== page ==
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How can/should we handle the exceptions of field extractions?

Ultra Champion

As we build an entire infrastructure around field extractions, we see all these exceptions, where some of the events don't conform to the standard event layout, like headers, footers, etc. I wonder how we can process these exception events. If it was within a programming language, we would catch these exception events in an exception clause and handle them gracefully, but with the Splunk field extraction, we don't seem to have such a feature.

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SplunkTrust
SplunkTrust

Right, those sorts of features don't exist, IMO because not matching is perfectly fine for a regular expression - it only expects to match where it matches and do the thing it does when it does so. So not matching simply means "yep, no match here. Moving right along."

Also! Another point might be that it has zero idea if it's the only regex being applied. Maybe there's a CSV extraction first, 14 different extracts to parse data out of individual fields, and two more that when appropriate pull smaller pieces out of individual subfields. So... what should be a failure and what shouldn't be?

Anyway, that's all moot - your question does have an answer.

One technique we use is to count how common an extracted field that should be in ALL data actually is. Here we look back 24 hours or 1000 events, whichever is hit first, and then count events where extractions didn't happen.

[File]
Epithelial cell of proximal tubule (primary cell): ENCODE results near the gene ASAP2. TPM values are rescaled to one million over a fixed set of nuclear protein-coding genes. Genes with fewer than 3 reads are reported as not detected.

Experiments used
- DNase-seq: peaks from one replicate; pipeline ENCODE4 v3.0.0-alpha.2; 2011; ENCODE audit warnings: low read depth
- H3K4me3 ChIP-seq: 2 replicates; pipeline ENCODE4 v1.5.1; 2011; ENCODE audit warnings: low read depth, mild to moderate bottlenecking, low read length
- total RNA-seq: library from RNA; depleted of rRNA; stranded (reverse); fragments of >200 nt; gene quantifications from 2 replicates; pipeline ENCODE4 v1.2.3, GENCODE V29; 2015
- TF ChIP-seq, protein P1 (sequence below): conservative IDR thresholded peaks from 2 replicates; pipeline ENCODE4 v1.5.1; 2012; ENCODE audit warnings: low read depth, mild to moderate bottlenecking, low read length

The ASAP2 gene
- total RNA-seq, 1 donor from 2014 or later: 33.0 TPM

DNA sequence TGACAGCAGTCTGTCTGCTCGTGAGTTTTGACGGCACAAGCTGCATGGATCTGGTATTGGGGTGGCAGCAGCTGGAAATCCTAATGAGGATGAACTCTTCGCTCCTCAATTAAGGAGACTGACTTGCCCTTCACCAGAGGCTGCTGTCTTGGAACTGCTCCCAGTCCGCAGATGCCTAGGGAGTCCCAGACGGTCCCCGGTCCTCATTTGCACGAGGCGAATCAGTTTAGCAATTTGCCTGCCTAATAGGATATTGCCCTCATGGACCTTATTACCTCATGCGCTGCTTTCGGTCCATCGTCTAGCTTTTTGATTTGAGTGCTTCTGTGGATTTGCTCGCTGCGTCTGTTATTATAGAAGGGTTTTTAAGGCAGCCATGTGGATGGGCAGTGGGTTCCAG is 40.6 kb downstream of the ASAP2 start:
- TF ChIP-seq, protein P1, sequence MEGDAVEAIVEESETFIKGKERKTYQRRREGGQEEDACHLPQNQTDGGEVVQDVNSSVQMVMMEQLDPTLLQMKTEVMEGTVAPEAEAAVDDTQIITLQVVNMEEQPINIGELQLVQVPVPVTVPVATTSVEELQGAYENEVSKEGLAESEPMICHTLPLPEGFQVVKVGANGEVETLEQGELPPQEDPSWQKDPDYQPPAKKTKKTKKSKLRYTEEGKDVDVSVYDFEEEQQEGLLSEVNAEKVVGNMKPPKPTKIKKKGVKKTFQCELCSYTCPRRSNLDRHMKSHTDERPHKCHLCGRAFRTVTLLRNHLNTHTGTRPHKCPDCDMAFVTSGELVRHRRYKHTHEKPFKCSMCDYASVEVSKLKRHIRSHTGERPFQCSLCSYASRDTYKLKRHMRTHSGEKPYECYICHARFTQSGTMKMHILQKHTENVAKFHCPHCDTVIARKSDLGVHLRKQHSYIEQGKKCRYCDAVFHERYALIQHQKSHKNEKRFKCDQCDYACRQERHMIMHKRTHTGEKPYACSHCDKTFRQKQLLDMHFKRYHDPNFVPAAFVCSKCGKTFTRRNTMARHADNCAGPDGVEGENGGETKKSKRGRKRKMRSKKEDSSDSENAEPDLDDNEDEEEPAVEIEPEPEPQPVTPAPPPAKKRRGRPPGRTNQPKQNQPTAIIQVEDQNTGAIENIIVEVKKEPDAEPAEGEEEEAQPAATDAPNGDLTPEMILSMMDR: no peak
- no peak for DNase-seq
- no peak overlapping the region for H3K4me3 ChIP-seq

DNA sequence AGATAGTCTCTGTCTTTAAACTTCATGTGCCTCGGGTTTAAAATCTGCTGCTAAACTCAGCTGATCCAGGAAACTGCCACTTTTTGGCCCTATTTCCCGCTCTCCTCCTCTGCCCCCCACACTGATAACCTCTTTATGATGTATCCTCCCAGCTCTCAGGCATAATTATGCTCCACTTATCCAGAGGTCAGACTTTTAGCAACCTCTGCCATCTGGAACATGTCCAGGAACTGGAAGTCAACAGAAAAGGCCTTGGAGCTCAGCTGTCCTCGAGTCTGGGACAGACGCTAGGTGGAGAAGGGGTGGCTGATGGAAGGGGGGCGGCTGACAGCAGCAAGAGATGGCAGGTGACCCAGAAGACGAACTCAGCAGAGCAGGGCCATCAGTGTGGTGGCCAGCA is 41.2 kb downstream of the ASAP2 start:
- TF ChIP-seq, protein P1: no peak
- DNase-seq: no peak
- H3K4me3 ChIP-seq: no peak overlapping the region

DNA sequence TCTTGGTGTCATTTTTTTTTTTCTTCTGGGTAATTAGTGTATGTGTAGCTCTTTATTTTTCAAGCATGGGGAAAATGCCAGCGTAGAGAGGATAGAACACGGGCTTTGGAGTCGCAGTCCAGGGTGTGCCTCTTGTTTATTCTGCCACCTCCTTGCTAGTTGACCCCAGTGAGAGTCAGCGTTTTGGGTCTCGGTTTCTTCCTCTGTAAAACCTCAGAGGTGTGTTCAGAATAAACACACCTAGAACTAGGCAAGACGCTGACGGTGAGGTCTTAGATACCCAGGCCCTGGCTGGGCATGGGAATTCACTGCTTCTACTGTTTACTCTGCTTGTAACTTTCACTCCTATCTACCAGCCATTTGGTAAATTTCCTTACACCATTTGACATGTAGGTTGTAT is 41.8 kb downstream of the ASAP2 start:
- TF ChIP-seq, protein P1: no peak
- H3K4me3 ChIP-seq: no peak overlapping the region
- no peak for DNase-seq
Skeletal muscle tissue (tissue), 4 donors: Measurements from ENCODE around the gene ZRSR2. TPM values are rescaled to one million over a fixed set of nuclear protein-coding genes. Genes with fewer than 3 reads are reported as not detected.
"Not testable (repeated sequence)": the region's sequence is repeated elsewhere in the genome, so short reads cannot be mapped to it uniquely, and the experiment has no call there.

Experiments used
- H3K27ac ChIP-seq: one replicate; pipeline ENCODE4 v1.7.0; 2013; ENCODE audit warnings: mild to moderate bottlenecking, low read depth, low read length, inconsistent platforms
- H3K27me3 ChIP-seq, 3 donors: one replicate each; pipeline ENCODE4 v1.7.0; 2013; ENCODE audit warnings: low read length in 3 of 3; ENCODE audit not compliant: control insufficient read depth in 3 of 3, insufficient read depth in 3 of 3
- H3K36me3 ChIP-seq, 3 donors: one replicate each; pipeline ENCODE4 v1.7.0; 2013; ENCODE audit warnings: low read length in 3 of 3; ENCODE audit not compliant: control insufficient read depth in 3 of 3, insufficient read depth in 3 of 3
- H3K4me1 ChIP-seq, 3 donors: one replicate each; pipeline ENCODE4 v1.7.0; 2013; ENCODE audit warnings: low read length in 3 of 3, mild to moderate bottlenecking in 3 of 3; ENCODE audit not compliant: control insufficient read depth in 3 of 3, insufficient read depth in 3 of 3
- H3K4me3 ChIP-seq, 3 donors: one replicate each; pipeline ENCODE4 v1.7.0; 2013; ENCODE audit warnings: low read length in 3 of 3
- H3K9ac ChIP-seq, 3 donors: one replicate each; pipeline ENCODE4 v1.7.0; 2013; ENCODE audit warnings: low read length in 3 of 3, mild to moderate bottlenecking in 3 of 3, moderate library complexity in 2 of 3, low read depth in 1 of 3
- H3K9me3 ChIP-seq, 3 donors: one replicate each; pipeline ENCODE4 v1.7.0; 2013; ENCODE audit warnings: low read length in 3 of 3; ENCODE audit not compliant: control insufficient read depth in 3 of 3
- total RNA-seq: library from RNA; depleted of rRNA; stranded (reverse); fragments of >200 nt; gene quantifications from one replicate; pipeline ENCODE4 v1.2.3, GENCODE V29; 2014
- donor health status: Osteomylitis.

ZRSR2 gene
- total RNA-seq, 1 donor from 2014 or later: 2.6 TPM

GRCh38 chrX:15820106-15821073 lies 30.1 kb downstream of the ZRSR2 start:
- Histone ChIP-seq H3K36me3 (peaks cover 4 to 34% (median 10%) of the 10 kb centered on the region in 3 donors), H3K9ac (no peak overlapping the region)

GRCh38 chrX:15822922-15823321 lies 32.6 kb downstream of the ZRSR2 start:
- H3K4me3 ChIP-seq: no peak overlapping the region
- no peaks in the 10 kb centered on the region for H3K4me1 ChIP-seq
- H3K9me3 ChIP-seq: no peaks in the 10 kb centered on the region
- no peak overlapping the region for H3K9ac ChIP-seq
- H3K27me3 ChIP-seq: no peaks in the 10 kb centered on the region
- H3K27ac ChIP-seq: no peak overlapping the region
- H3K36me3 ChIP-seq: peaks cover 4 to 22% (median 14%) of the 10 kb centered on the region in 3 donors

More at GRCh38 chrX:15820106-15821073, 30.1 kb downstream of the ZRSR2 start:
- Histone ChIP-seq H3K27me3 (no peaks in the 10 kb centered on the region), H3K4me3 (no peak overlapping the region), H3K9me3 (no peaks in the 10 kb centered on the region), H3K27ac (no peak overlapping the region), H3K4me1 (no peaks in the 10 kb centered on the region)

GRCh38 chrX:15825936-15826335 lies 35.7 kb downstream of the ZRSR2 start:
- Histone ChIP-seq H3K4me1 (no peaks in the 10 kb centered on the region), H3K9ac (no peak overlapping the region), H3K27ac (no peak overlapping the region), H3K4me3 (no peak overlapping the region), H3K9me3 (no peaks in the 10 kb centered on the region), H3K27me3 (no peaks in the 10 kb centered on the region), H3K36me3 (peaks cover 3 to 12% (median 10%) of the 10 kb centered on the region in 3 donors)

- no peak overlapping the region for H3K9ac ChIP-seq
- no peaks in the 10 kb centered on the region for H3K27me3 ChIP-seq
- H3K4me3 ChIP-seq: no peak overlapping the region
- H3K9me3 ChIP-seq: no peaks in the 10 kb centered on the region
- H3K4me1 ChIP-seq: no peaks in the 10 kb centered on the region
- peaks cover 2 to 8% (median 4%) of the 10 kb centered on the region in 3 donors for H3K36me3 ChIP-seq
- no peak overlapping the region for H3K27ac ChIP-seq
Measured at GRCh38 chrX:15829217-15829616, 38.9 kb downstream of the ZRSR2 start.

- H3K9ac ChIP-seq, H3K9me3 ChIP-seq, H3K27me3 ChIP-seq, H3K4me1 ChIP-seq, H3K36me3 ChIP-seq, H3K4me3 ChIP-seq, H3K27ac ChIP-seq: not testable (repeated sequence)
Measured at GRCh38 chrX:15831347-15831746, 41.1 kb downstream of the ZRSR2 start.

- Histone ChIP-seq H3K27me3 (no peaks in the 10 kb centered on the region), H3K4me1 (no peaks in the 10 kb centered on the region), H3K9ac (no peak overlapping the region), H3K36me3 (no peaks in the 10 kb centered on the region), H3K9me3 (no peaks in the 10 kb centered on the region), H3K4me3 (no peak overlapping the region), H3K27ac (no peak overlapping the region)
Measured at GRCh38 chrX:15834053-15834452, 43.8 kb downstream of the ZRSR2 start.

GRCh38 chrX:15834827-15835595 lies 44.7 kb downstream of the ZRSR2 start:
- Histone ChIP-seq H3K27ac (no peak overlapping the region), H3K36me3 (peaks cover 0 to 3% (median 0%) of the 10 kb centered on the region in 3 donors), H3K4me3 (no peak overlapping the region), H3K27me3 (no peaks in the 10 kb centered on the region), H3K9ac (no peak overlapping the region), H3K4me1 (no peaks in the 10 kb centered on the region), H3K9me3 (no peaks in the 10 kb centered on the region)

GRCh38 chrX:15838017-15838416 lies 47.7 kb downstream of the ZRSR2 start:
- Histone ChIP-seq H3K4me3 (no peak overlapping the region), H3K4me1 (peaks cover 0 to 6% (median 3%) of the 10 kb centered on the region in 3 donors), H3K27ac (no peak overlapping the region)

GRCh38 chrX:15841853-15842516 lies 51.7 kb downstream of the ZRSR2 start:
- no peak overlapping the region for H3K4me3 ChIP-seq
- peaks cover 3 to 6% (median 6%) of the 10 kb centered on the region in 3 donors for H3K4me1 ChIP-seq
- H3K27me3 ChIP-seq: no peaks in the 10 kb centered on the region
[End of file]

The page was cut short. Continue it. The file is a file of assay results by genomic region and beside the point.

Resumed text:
index=myindex sourcetype=my_sourcetype earliest=-24h | head 1000
| eval areExtractionsFailing=if(isnull(MyFieldThatShouldBeInAllEvents), "1", "0")
| stats sum(areExtractionsFailing) as failed count as total

After you have that you can do some division to get a percentage or ratio, or just use the raw numbers - whatever it is you want. After some tuning, you could set up alerts to let you know when these things happen. Obviously, tune before spamming everyone with emails. 🙂

Happy Splunking!
-Rich

View solution in original post

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SplunkTrust
SplunkTrust

Right, those sorts of features don't exist, IMO because not matching is perfectly fine for a regular expression - it only expects to match where it matches and do the thing it does when it does so. So not matching simply means "yep, no match here. Moving right along."

Also! Another point might be that it has zero idea if it's the only regex being applied. Maybe there's a CSV extraction first, 14 different extracts to parse data out of individual fields, and two more that when appropriate pull smaller pieces out of individual subfields. So... what should be a failure and what shouldn't be?

Anyway, that's all moot - your question does have an answer.

One technique we use is to count how common an extracted field that should be in ALL data actually is. Here we look back 24 hours or 1000 events, whichever is hit first, and then count events where extractions didn't happen.

index=myindex sourcetype=my_sourcetype earliest=-24h | head 1000
| eval areExtractionsFailing=if(isnull(MyFieldThatShouldBeInAllEvents), "1", "0")
| stats sum(areExtractionsFailing) as failed count as total

After you have that you can do some division to get a percentage or ratio, or just use the raw numbers - whatever it is you want. After some tuning, you could set up alerts to let you know when these things happen. Obviously, tune before spamming everyone with emails. 🙂

Happy Splunking!
-Rich

View solution in original post

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Ultra Champion

Much appreciated @rich7177.

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